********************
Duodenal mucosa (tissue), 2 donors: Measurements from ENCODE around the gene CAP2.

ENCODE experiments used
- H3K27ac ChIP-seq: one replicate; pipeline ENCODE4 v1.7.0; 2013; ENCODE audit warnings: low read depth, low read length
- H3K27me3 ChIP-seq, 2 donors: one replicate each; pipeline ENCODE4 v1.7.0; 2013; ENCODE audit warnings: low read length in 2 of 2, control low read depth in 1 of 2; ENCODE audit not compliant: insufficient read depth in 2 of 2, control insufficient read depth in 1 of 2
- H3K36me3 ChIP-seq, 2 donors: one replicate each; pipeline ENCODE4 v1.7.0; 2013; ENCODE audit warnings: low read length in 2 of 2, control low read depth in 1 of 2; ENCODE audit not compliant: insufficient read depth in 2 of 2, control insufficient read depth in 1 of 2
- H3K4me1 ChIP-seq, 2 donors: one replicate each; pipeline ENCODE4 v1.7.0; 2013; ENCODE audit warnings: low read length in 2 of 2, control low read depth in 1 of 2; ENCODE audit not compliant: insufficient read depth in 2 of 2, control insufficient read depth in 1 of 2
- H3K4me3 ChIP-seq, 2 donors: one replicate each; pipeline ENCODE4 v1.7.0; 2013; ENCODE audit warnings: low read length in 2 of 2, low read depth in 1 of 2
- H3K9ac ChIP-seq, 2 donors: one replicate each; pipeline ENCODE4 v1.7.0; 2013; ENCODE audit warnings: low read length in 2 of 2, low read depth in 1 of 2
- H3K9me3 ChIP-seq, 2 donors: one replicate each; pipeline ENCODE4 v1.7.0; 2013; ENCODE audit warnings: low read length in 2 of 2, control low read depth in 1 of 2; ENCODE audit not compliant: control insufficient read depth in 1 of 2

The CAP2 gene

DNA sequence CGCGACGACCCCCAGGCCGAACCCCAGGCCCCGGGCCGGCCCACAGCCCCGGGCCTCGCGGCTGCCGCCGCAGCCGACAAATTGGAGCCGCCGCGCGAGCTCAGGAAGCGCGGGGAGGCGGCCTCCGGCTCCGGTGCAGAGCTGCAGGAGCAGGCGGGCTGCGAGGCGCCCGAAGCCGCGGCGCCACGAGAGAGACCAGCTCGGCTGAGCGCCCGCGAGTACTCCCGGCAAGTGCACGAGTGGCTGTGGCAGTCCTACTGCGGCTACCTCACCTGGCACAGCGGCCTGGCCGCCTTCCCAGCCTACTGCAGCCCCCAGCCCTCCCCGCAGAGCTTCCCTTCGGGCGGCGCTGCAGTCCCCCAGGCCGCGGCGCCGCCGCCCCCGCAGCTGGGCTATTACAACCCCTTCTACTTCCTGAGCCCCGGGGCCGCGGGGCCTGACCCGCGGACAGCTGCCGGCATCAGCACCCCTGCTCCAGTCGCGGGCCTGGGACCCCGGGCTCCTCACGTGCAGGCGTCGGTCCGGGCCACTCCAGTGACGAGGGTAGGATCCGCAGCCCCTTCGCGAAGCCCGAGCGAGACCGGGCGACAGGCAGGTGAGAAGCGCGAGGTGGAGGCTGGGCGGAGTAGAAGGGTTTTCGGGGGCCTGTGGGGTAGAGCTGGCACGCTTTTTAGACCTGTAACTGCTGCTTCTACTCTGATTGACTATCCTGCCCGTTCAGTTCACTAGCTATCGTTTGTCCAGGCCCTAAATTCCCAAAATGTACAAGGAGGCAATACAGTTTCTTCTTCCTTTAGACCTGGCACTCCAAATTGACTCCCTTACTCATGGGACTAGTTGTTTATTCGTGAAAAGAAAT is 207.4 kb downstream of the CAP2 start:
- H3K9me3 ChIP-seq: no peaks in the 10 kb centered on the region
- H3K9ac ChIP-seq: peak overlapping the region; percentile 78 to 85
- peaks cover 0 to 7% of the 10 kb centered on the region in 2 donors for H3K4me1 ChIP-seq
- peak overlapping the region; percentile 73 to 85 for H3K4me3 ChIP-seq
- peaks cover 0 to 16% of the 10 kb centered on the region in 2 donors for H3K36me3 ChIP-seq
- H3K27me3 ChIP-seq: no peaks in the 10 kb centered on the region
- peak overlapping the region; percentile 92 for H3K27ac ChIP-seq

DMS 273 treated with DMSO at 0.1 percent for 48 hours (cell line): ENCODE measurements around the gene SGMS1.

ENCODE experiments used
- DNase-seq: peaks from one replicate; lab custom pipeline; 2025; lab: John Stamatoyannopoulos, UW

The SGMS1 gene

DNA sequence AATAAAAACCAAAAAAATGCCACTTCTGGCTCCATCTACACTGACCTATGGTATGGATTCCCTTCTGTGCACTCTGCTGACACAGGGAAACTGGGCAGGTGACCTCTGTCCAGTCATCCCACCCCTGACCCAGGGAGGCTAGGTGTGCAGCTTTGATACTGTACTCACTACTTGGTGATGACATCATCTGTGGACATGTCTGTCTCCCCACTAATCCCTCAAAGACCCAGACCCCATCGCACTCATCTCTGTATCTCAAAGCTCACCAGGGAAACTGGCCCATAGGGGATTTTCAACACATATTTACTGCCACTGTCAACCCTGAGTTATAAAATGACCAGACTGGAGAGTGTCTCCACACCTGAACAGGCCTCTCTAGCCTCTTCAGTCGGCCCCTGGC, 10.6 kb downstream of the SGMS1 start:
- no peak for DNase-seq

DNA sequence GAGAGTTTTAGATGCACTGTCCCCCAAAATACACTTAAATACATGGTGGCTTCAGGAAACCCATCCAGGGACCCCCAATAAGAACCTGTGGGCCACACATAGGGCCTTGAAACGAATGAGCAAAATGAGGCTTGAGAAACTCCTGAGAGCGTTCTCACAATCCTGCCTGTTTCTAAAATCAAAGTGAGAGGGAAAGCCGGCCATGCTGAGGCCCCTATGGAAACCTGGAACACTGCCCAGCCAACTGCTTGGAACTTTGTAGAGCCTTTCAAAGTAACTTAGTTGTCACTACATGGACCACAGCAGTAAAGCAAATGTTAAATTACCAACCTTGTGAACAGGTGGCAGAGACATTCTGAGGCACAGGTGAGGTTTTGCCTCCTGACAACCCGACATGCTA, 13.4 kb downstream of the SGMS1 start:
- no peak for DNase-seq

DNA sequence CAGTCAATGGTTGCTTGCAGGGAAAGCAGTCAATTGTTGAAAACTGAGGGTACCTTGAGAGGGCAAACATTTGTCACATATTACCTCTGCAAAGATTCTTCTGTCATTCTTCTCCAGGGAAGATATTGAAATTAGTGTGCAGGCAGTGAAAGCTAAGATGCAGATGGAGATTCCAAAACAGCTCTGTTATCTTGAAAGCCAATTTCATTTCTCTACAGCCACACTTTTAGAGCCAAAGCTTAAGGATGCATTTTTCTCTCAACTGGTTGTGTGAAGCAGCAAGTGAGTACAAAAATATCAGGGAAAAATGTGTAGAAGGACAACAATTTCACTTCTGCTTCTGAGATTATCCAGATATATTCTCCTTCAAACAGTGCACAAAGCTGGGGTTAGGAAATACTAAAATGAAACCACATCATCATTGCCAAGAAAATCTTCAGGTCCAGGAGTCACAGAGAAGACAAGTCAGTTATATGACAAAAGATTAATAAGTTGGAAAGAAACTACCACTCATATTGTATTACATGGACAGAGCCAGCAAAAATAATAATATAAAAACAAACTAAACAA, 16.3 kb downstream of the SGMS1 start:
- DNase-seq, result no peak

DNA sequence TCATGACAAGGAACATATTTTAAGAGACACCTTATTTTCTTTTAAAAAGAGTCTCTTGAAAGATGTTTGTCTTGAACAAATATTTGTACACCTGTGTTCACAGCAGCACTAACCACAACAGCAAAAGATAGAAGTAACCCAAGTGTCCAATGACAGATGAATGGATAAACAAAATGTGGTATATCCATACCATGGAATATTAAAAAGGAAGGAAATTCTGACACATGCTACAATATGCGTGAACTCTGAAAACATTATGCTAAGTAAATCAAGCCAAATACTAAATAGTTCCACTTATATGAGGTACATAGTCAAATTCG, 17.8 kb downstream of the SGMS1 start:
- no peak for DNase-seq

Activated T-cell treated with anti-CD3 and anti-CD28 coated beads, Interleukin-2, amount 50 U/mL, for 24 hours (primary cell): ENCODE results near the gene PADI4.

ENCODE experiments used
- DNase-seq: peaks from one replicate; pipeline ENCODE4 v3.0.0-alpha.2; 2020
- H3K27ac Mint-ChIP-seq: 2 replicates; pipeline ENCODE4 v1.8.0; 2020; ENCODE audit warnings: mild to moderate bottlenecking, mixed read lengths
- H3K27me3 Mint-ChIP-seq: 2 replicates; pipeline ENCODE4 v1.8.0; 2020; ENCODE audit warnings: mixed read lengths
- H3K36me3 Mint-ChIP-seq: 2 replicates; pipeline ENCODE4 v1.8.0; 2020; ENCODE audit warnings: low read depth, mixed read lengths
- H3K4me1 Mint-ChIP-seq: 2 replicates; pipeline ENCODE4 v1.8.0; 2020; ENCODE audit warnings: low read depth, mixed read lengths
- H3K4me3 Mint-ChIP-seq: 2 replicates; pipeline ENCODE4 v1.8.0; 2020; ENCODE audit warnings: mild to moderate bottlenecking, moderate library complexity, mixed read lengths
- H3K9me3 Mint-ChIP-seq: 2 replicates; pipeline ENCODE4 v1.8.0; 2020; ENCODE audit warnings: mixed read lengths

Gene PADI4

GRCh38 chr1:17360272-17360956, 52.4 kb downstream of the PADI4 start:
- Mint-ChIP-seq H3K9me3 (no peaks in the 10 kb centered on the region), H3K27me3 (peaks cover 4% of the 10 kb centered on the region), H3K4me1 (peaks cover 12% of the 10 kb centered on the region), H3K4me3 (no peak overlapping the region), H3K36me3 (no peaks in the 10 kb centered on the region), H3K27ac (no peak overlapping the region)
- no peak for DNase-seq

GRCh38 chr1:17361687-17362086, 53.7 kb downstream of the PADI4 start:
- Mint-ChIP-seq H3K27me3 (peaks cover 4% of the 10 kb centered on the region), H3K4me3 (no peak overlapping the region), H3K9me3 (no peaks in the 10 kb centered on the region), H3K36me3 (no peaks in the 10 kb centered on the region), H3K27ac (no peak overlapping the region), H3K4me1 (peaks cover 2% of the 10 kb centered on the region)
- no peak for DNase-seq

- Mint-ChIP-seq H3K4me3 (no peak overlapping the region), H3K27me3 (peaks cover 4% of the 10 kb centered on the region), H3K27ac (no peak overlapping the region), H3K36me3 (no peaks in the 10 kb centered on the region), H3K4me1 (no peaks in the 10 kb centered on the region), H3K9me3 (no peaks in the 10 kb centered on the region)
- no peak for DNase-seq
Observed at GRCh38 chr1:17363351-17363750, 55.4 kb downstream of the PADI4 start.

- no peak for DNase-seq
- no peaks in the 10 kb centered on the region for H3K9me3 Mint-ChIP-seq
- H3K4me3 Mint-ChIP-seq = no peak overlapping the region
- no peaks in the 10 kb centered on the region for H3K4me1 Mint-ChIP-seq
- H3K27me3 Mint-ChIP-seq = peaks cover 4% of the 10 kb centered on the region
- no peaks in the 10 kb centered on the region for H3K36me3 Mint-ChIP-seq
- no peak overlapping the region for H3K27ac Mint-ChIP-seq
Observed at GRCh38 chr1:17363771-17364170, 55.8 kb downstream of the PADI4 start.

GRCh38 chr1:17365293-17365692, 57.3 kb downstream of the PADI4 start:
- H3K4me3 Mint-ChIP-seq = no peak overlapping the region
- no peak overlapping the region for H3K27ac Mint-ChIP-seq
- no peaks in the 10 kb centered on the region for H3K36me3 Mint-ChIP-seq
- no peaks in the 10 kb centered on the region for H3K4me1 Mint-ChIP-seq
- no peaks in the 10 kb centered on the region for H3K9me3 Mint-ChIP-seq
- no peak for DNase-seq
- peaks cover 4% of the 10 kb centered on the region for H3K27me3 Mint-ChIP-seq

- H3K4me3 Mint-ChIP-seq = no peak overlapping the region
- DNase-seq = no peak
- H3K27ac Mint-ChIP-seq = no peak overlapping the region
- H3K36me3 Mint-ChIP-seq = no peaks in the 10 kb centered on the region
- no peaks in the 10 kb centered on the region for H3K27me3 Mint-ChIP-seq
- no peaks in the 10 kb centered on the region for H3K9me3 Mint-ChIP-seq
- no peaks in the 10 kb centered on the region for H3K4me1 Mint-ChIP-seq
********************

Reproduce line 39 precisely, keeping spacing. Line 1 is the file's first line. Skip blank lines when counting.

- H3K9me3 Mint-ChIP-seq: 2 replicates; pipeline ENCODE4 v1.8.0; 2020; ENCODE audit warnings: mixed read lengths